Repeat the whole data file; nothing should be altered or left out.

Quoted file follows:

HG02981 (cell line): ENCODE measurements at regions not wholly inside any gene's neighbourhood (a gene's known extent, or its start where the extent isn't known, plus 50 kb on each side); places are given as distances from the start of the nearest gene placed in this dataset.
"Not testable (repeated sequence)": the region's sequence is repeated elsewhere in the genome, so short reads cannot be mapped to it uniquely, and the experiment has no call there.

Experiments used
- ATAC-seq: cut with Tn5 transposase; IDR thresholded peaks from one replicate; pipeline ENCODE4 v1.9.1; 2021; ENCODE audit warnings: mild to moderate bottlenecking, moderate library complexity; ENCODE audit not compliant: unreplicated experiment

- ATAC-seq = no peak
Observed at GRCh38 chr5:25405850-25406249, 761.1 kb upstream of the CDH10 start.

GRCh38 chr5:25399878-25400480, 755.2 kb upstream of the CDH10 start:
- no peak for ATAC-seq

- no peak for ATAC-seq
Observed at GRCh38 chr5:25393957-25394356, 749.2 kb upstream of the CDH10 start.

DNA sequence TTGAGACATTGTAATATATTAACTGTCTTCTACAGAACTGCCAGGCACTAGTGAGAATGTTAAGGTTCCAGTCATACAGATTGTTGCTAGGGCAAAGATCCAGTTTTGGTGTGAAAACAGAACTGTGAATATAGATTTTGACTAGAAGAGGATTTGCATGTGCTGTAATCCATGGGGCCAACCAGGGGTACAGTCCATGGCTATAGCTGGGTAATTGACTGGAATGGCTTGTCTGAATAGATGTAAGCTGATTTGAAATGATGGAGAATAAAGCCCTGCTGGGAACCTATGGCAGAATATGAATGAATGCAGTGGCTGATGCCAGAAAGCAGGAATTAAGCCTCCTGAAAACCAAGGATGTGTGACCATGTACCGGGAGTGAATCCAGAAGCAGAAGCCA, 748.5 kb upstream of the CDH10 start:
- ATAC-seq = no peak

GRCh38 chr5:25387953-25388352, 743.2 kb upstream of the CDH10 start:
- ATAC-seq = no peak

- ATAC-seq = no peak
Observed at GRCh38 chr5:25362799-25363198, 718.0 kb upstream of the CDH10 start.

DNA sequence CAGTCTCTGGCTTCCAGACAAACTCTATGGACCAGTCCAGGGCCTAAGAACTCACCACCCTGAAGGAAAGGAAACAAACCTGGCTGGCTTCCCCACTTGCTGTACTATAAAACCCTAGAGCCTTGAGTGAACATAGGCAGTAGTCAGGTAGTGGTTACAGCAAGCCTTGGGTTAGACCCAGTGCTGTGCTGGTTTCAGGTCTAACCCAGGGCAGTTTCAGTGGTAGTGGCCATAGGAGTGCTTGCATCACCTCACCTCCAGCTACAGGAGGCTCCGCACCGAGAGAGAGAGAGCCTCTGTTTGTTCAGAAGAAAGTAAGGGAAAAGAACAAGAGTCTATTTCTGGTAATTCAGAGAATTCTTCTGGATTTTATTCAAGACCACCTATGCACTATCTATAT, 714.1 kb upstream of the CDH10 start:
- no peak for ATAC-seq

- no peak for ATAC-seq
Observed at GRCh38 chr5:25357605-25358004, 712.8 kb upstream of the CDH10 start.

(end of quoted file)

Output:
HG02981 (cell line): ENCODE measurements at regions not wholly inside any gene's neighbourhood (a gene's known extent, or its start where the extent isn't known, plus 50 kb on each side); places are given as distances from the start of the nearest gene placed in this dataset.
"Not testable (repeated sequence)": the region's sequence is repeated elsewhere in the genome, so short reads cannot be mapped to it uniquely, and the experiment has no call there.

Experiments used
- ATAC-seq: cut with Tn5 transposase; IDR thresholded peaks from one replicate; pipeline ENCODE4 v1.9.1; 2021; ENCODE audit warnings: mild to moderate bottlenecking, moderate library complexity; ENCODE audit not compliant: unreplicated experiment

- ATAC-seq = no peak
Observed at GRCh38 chr5:25405850-25406249, 761.1 kb upstream of the CDH10 start.

GRCh38 chr5:25399878-25400480, 755.2 kb upstream of the CDH10 start:
- no peak for ATAC-seq

- no peak for ATAC-seq
Observed at GRCh38 chr5:25393957-25394356, 749.2 kb upstream of the CDH10 start.

DNA sequence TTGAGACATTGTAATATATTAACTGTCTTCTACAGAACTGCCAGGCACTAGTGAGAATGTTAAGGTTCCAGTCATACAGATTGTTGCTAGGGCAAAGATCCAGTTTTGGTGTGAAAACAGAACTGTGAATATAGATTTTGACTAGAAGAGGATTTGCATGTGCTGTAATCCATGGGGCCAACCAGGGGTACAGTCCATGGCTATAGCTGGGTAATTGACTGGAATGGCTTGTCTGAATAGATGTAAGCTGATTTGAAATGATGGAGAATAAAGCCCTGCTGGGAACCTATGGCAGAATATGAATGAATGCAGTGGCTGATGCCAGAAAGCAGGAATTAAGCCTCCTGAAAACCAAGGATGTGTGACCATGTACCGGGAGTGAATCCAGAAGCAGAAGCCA, 748.5 kb upstream of the CDH10 start:
- ATAC-seq = no peak

GRCh38 chr5:25387953-25388352, 743.2 kb upstream of the CDH10 start:
- ATAC-seq = no peak

- ATAC-seq = no peak
Observed at GRCh38 chr5:25362799-25363198, 718.0 kb upstream of the CDH10 start.

DNA sequence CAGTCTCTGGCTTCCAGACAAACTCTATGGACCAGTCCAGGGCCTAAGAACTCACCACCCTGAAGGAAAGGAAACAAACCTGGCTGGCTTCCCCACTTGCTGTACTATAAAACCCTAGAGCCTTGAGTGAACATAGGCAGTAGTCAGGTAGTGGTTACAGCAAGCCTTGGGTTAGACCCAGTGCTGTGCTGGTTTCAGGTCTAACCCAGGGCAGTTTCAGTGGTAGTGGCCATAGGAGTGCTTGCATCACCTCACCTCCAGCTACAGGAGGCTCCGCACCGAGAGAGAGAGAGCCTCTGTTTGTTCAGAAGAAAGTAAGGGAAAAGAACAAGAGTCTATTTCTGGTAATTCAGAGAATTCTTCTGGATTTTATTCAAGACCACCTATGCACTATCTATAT, 714.1 kb upstream of the CDH10 start:
- no peak for ATAC-seq

- no peak for ATAC-seq
Observed at GRCh38 chr5:25357605-25358004, 712.8 kb upstream of the CDH10 start.